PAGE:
Vivian rated it ★★★ and said, “The author introduces most of the Edwardian Era cast of English characters in an upscale hotel in Venice, Italy. Lucy is a young woman on her first journey abroad and she is attended by her aunt, who complains while dining that their room has no view. An elderly gentleman seated at a nearby table insists that he and his son George exchange rooms as they do have a view and don’t care about it. She declines, thinking how ill-bred the man must be, but he insists and the change is made. And thus are Lucy and George thrown into one another’s paths. The various characters are icons of British society at the turn of the last century, making this story more a social commentary than a simple romance. George’s father, Mr. Emerson, is a dissenting voice to the accepted manners, conduct, and even religion of the day. He takes on a one-man crusade to save the British (or those he personally encounters) from the shackles of superstition and repressed passions. He is one of the most likable characters in the story. Reading this story more than a century after it was written is frustrating because you want to reach into the story and shake the characters. ‘Wake up!’ you want to shout. I can imagine that the story must have been most shocking when it was written. Like Jane Austen and Charles Dickens, Forster forced his contemporaries to take a good long look at themselves and thus be accountable for the havoc they created in their own and other’s lives.”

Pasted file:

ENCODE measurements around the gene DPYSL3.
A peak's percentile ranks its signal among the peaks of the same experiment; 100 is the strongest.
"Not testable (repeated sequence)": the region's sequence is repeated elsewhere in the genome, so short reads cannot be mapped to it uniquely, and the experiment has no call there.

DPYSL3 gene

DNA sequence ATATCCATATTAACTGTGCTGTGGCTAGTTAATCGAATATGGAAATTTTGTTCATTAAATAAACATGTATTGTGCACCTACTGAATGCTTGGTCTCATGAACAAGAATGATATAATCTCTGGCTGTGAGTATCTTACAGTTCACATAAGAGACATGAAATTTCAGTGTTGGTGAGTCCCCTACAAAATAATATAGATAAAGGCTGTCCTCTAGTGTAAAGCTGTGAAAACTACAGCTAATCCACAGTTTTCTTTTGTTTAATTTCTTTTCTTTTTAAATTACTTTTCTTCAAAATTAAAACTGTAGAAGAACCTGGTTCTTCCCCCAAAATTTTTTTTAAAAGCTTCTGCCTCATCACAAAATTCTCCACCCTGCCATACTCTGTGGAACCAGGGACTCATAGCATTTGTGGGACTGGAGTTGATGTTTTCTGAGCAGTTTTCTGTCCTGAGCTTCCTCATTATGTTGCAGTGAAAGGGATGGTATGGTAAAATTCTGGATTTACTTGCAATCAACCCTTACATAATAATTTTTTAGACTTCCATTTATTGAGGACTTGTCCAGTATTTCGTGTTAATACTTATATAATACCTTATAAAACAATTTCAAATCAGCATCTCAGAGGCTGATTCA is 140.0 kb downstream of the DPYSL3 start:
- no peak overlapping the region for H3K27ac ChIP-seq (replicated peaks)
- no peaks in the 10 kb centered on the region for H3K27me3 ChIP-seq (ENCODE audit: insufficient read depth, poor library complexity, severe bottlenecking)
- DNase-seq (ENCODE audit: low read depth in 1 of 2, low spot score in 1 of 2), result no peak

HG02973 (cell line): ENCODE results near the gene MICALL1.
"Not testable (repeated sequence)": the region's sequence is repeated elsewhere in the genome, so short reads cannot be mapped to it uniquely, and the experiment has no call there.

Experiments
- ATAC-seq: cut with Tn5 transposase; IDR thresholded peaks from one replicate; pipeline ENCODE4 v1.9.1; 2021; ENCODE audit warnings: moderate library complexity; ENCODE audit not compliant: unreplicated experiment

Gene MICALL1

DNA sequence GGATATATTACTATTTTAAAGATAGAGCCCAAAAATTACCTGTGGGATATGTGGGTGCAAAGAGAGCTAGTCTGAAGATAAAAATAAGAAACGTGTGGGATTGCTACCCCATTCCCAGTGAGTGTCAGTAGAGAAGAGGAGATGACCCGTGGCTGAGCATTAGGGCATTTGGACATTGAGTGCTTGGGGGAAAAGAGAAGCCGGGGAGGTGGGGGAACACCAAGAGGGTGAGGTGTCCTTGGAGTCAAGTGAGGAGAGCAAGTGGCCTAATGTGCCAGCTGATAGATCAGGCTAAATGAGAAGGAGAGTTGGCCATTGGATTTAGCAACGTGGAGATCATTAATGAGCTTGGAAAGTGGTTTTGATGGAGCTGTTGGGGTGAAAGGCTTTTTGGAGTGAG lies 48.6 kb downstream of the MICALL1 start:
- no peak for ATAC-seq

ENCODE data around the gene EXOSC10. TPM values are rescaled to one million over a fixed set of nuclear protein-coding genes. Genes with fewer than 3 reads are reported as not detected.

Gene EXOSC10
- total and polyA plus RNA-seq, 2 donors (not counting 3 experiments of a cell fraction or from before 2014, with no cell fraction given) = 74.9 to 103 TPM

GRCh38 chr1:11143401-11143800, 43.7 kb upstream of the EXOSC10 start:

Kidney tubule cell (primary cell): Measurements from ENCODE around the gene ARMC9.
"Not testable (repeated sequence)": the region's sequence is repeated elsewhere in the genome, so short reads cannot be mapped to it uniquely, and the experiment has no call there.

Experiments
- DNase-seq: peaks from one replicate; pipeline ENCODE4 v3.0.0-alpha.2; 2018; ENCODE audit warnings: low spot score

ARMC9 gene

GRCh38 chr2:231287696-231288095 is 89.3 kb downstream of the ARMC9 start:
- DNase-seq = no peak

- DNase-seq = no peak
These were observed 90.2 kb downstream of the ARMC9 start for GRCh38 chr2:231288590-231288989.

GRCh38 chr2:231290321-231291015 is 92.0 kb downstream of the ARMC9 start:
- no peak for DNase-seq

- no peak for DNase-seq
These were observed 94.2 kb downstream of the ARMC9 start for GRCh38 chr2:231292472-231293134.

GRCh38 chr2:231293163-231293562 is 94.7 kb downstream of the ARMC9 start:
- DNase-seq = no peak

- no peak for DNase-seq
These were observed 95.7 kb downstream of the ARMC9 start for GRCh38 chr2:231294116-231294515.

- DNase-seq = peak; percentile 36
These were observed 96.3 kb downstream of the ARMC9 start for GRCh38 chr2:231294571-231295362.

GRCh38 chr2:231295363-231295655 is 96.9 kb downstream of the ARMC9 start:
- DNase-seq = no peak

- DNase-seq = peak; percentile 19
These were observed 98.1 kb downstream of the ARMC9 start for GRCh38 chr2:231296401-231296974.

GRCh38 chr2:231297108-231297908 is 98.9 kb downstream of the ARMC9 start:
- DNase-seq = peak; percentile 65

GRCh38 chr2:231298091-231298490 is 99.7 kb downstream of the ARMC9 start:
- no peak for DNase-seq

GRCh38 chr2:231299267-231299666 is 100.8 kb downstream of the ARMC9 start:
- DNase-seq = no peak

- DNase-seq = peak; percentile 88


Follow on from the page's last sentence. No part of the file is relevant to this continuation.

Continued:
Rebekah rated it ★★★★.

Cathy rated it ★★★★.

Wuthering Heights by Emily Brontë

Wuthering Heights by Emily Brontë

Wuthering Heights

by Emily Brontë

Library Book Club meeting for this book was held April 21, 2016.

Wuthering Heights is a wild, passionate story of the intense and almost demonic love between Catherine Earnshaw and Heathcliff, a foundling adopted by Catherine’s father. After Mr Earnshaw’s death, Heathcliff is bullied and humiliated by Catherine’s brother Hindley and wrongly believing that his love for Catherine is not reciprocated, leaves Wuthering Heights, only to return years later as a wealthy and polished man. He proceeds to exact a terrible revenge for his former miseries. The action of the story is chaotic and unremittingly violent, but the accomplished handling of a complex structure, the evocative descriptions of the lonely moorland setting and the poetic grandeur of vision combine to make this unique novel a masterpiece of English literature.

Ratings and Reviews from the Librarians

Cathy rated it ★★★★★.